Once you’ve written on really nice paper, it’s hard to go back. If you’ve never noticed the differences in paper qualities out there, let me explain. Cheap paper is thin, a little rough, flimsy. And a cheap notebook is not constructed very well, either through manufacturing that makes it less durable, or through design that makes it harder to use. Picture a bound notebook that you have to hold open while you write, vs. one that lays flat on its own. Which ones is easier to use?
I discovered the Mnemosyne notebook several years back. (Side note: it’s pronounced like nee-moss-innie and it’s named after the Greek goddess of memory.) I don’t remember what triggered it, but I got really into fountain pens. The inexpensive ones. I bought my first pen from GouletPens.com, a Pilot Metropolitan for under $20. And it wrote like a dream, gliding over the page so smoothly that my hand never cramped, that my letters flowed easily from one to the next, that cursive suddenly made sense. I loved it.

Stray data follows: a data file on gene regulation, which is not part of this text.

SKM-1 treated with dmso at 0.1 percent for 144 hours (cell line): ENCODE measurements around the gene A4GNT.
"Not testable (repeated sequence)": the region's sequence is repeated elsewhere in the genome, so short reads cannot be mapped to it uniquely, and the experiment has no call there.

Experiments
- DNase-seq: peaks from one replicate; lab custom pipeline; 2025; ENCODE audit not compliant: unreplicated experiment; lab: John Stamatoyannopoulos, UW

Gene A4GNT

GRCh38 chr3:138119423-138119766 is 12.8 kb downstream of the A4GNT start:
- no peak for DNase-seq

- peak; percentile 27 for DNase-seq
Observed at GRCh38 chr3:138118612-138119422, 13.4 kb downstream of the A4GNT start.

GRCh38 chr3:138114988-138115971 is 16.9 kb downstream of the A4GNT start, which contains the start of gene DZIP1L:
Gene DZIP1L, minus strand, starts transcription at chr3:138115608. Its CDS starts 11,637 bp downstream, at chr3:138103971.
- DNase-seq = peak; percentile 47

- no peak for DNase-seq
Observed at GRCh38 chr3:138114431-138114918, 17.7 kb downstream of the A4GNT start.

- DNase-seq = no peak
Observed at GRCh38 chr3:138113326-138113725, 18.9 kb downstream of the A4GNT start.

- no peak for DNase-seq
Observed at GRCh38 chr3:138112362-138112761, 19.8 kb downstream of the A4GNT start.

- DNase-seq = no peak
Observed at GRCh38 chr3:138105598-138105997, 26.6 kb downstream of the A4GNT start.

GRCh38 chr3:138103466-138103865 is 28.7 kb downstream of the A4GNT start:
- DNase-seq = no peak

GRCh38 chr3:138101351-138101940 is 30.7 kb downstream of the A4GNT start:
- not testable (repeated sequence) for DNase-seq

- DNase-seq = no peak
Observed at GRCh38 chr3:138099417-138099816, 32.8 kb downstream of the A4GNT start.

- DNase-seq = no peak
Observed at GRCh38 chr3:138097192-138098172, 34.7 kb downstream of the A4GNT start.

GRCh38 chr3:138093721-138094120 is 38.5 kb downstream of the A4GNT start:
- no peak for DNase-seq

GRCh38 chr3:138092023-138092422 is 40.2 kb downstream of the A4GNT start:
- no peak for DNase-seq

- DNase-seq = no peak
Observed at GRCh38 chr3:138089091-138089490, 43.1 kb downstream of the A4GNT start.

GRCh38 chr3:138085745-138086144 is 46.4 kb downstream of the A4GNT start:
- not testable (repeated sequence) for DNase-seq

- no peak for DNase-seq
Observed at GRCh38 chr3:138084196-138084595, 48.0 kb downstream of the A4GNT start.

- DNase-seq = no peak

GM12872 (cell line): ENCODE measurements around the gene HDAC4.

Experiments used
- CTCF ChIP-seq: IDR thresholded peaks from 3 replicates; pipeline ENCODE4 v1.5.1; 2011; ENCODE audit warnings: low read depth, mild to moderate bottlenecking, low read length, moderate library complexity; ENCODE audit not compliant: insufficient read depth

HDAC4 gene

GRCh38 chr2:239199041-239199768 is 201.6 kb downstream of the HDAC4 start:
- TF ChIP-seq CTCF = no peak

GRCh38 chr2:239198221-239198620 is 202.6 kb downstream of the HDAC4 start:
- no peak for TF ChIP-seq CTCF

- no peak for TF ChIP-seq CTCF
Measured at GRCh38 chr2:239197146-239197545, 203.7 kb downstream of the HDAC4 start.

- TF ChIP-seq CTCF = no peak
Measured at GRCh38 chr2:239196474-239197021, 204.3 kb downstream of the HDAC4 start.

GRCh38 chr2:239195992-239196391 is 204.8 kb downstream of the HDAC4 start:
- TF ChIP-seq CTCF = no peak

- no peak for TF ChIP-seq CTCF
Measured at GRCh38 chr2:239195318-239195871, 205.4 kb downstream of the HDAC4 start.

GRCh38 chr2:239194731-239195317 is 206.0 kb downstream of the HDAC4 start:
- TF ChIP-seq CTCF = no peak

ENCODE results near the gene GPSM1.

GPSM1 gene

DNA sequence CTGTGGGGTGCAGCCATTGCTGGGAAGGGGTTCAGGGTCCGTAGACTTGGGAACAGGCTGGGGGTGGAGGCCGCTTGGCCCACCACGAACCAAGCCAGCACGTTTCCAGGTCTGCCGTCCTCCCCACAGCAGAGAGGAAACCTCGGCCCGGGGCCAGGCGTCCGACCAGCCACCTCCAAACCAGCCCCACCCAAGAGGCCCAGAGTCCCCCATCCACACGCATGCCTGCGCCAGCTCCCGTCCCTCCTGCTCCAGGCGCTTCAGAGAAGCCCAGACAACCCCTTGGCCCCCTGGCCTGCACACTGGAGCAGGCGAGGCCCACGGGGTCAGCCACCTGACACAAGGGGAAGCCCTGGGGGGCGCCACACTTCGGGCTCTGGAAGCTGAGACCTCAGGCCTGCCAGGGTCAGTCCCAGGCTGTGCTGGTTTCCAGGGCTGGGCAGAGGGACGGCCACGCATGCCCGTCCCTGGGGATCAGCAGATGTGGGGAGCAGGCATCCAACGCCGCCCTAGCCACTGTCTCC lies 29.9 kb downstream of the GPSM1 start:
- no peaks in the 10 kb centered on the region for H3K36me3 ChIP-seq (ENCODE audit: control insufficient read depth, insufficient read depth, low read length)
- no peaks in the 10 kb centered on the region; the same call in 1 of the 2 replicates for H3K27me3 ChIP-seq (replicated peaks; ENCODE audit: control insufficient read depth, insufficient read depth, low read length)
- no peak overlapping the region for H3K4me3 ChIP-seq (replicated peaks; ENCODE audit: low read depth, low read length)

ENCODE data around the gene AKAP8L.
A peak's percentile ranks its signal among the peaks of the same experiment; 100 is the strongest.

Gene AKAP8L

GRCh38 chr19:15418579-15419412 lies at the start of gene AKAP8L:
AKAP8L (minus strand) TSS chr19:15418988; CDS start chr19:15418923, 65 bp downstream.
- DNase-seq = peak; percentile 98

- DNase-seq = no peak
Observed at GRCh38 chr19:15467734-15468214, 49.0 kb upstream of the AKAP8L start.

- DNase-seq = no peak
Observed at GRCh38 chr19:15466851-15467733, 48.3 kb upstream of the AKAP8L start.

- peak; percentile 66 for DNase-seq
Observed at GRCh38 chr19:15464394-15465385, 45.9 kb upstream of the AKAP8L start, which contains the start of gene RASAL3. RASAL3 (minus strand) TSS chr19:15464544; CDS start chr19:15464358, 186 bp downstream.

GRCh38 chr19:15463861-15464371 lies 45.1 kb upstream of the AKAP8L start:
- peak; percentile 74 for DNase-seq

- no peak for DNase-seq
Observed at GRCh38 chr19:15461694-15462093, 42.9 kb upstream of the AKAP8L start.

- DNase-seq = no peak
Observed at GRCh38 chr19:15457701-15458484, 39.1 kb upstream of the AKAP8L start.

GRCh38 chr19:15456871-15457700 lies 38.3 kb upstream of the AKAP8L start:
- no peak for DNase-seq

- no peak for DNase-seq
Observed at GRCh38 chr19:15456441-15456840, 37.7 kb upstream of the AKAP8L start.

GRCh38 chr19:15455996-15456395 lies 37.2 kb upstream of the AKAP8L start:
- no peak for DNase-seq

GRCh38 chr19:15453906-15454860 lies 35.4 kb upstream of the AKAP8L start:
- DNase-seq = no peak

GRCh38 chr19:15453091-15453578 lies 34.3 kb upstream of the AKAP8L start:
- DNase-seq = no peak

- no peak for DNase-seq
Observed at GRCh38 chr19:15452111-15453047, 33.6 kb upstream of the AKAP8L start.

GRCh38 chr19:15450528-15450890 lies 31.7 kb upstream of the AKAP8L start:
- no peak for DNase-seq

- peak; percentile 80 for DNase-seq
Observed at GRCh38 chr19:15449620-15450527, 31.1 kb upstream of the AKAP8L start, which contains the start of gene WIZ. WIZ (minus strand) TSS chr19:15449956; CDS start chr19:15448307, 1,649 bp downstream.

But the thing about fountain pens is that they beg for good, quality paper in order to dazzle. There are hundreds of different kinds of inks, in every color you can think of, and many of them only reveal their secrets on a nice, smooth, acid-free paper.
You Never Regret a Good Notebook
The Mnemosyne notebooks have all of that. I like the 194A model, which is lined in a soft, gray ink. It comes in a B5 size, about 7.5” x 9.85” (190mm x 250mm). So it’s a full-size page of paper that will fit easily inside folders, binders and notebooks. I love the design of it, too. Every page has space at the top to title your notes and a box for the day’s date.
The cover is made of a black resin, which keeps the pages protected and deflects moisture. Corners are rounded so the notebook doesn’t snag as you pull it out from a tote bag or backpack, and every page is perforated so it tears out cleanly.
They’re $12 each on Amazon (although I’ve seen them cheaper occasionally), and Mnemosyne has a wide range of models and sizes if the 194A isn’t for you. (Think unlined, dot grid and graph paper, memo and steno pads, pocket-size options, oversized options, etc.) Whenever I buy these, I grab multiples so there’s always a blank one waiting to get used.